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McAfee Launches SecurityCenter

McAfee.com is getting a leg up on its competition, announcing Tuesday its strategy to bring security to distributed computing and Web services networks.

In what is becoming an industry standard, McAfee.com is launching a free download to introduce new users to the new strategy before charging for the service: SecurityCenter, a Web-based application that scans and rates a PCs security (on a scale of 1 to 10).

Part of McAfee.com's grid security services initiative, the application also gives user's access to it's virus definition library, with the hope the service will be enough to convince users to pay for down the road.

Srivats Sampath, McAfee.com president and chief executive officer, said his company's approach to security services (via the Web), is one that makes SecurityCenter unique.

"The massively distributed architecture of the Internet, interconnected through open standards, provides a platform to utilize the power of grid-based computing towards solving a very real problem -- the problem of constantly securing the global Internet in real time as threats arise," he said. "Grid Security Services are a response to the rapidly evolving need to continuously protect users on the Internet by leveraging the massively distributed capability afforded by it."

How the company's grid services work is this: a grid nucleus manages all the information gathered by its nodes (or SecurityCenter users). When a node finds a new security threat, all the nodes are informed of the threat using an extensible markup language (XML)-based schema and security patches made available for download.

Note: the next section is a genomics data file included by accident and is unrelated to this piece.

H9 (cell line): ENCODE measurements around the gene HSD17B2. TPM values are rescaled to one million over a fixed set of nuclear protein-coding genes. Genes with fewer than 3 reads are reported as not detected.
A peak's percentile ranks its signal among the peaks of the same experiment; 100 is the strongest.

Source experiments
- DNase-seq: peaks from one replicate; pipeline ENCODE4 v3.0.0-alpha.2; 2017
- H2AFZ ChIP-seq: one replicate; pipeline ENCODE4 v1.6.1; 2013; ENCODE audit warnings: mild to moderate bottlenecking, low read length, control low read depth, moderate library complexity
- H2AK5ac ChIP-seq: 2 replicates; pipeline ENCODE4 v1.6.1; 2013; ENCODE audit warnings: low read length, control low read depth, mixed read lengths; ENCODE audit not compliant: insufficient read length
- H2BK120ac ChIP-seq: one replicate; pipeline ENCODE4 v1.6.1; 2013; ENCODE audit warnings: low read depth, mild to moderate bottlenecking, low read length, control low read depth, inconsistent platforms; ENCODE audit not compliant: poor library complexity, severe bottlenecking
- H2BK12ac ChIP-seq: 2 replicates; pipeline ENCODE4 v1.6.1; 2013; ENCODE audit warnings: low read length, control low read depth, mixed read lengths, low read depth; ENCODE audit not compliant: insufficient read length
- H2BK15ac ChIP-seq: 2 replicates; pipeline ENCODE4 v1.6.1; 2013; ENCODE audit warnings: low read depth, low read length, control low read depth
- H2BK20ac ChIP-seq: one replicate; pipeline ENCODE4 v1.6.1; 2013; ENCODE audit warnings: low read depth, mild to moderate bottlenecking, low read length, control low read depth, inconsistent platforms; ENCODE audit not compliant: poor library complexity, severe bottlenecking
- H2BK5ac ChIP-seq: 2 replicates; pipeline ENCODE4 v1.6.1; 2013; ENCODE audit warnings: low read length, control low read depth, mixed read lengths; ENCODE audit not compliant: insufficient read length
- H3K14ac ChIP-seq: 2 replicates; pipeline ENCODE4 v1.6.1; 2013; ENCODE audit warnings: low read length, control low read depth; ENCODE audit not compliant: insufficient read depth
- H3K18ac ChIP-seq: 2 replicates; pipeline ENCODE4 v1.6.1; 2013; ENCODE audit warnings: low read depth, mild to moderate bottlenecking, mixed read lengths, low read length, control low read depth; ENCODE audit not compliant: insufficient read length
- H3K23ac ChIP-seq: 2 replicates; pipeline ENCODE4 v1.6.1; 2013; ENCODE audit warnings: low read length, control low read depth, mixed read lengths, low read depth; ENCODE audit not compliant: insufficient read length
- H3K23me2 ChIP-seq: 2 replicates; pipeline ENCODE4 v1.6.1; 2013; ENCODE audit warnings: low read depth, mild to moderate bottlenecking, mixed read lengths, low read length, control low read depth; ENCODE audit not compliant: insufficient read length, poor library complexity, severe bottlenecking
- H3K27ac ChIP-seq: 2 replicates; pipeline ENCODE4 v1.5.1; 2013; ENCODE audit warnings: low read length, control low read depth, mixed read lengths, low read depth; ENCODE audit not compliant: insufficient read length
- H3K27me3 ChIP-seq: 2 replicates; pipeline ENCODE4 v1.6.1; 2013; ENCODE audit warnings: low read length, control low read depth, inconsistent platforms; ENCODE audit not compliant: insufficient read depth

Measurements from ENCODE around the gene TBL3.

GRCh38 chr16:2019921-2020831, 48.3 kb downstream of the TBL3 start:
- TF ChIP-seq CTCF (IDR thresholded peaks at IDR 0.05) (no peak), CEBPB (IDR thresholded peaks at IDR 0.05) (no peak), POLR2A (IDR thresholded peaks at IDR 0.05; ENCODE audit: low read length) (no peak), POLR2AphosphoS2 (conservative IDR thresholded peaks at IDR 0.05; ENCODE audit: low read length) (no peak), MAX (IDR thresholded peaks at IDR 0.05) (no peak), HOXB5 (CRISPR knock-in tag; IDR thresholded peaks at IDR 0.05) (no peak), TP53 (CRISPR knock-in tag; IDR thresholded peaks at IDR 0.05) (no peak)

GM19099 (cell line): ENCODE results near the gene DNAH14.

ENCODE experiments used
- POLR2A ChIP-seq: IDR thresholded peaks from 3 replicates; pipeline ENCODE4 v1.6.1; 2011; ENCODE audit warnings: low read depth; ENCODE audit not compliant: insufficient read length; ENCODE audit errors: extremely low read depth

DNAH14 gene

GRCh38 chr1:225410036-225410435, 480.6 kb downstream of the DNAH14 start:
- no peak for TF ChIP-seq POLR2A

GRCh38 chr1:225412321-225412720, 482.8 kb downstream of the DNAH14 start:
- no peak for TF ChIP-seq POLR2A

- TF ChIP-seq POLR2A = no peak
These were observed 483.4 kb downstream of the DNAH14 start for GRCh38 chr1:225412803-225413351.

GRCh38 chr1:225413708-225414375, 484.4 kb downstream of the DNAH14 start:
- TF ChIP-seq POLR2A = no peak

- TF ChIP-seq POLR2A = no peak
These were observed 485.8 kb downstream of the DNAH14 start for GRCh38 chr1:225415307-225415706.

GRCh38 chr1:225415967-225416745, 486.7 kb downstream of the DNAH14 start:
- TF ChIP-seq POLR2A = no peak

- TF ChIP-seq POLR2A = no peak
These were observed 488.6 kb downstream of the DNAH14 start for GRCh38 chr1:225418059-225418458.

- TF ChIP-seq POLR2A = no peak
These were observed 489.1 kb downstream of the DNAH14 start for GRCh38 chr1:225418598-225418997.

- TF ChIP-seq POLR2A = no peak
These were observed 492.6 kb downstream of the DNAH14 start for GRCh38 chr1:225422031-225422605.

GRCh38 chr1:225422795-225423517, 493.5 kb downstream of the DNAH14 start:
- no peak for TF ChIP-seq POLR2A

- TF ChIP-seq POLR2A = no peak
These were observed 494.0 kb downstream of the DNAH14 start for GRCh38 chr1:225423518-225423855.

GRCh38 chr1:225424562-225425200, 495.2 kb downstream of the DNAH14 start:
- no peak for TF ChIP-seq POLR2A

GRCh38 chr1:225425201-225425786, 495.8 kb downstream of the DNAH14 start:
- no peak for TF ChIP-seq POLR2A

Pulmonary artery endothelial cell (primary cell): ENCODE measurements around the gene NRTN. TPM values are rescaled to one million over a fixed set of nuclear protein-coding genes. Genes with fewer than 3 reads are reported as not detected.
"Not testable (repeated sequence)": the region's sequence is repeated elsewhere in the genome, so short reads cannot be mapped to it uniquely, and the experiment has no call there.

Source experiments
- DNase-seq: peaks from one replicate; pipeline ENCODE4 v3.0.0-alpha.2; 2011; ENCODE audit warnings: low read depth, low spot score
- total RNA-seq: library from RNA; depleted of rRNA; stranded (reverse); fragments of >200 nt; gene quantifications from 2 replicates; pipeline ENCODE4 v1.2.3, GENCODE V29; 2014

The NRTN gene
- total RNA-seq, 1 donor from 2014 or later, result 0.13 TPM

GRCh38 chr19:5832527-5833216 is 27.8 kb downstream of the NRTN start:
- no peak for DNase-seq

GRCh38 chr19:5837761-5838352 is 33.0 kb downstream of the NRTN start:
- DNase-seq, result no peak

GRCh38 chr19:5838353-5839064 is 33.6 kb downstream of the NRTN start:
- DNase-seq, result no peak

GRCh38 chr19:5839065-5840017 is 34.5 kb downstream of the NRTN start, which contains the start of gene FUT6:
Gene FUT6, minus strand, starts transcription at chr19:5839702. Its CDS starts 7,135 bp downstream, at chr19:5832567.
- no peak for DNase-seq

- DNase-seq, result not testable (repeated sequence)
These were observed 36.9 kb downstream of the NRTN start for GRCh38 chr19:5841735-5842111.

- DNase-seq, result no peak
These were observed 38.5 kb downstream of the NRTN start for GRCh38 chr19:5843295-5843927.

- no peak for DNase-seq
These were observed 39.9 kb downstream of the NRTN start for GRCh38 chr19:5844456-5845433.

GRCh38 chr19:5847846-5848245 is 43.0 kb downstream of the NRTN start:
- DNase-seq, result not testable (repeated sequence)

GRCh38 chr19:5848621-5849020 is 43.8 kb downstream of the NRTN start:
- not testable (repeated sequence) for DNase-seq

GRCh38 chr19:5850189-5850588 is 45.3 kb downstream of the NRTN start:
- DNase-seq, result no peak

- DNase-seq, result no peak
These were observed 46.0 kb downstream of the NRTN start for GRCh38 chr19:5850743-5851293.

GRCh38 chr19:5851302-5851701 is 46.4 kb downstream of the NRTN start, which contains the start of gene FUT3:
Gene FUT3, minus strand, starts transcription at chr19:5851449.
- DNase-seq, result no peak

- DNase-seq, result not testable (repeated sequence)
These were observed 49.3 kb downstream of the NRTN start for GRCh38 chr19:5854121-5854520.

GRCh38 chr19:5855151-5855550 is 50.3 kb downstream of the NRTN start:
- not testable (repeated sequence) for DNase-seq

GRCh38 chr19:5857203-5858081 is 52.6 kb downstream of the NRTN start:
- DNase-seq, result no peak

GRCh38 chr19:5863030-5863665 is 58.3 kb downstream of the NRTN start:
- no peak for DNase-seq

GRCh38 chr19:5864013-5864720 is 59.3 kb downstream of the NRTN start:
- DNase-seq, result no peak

The grid nucleus is a group of secure McAfee.com servers that officials expect to enhance with Web services security standards in the future, improving on hyper text transfer protocol (HTTP) and simple object access protocol (SOAP). Grid alerts are configurable and can be used with other programs like Microsoft's .Net alerts.

But first, the company needs to get users hooked on SecurityCenter, which comes with a number of nifty applications for end users:

  • Security index rating a user's PC from one to 10, displaying security based on anti-virus, anti-hacker and anti-abuse criteria.
  • Security Alert, a real-time notification program that sends alerts to its users with links to security patches and an explanation of the vulnerability.
  • Hacker vulnerability scanner that scans the user's Internet ports to determine whether they are susceptible to break-in.
  • World virus map that shows in real-time the extent of a virus, down to city level.
  • Virus information library, an online reference manual of known viruses, worms and hoaxes and fixes.

Harry Fenik, president and chief executive officer analysis firm The Sageza Group, said real-time dissemination of security threats is important in today's Internet envronment.

"There are several steps in the process of protecting people from the negative aspects associated with the Internet," he said. "Companies should strive to educate, to make general information available, to help users to ascertain their individual state of security and to help people protect themselves."

Hoping to snare users to its other programs, McAfee.com also bundles its SecurityCenter with 30-day trial versions of its personal firewall and privacy programs.

Officials would not say when they would start charging for SecurityCenter, though the program will likely be a monthly service charge.